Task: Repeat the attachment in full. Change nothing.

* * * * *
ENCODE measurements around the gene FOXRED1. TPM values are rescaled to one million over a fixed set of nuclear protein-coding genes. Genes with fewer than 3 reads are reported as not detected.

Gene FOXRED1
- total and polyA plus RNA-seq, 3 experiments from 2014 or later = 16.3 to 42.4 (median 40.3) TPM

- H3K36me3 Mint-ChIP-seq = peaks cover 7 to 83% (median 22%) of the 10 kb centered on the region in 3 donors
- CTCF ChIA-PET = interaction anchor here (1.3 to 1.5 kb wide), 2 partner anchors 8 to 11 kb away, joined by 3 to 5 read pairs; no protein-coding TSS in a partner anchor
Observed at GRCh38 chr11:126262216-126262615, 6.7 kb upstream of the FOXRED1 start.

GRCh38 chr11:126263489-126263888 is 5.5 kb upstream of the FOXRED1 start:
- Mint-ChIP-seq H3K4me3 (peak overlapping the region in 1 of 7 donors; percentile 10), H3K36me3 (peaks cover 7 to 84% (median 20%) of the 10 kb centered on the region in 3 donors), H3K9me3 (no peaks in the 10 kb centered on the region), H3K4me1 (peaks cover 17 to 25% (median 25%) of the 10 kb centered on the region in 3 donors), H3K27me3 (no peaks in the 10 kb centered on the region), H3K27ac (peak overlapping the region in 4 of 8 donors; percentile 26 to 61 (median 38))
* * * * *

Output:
ENCODE measurements around the gene FOXRED1. TPM values are rescaled to one million over a fixed set of nuclear protein-coding genes. Genes with fewer than 3 reads are reported as not detected.

Gene FOXRED1
- total and polyA plus RNA-seq, 3 experiments from 2014 or later = 16.3 to 42.4 (median 40.3) TPM

- H3K36me3 Mint-ChIP-seq = peaks cover 7 to 83% (median 22%) of the 10 kb centered on the region in 3 donors
- CTCF ChIA-PET = interaction anchor here (1.3 to 1.5 kb wide), 2 partner anchors 8 to 11 kb away, joined by 3 to 5 read pairs; no protein-coding TSS in a partner anchor
Observed at GRCh38 chr11:126262216-126262615, 6.7 kb upstream of the FOXRED1 start.

GRCh38 chr11:126263489-126263888 is 5.5 kb upstream of the FOXRED1 start:
- Mint-ChIP-seq H3K4me3 (peak overlapping the region in 1 of 7 donors; percentile 10), H3K36me3 (peaks cover 7 to 84% (median 20%) of the 10 kb centered on the region in 3 donors), H3K9me3 (no peaks in the 10 kb centered on the region), H3K4me1 (peaks cover 17 to 25% (median 25%) of the 10 kb centered on the region in 3 donors), H3K27me3 (no peaks in the 10 kb centered on the region), H3K27ac (peak overlapping the region in 4 of 8 donors; percentile 26 to 61 (median 38))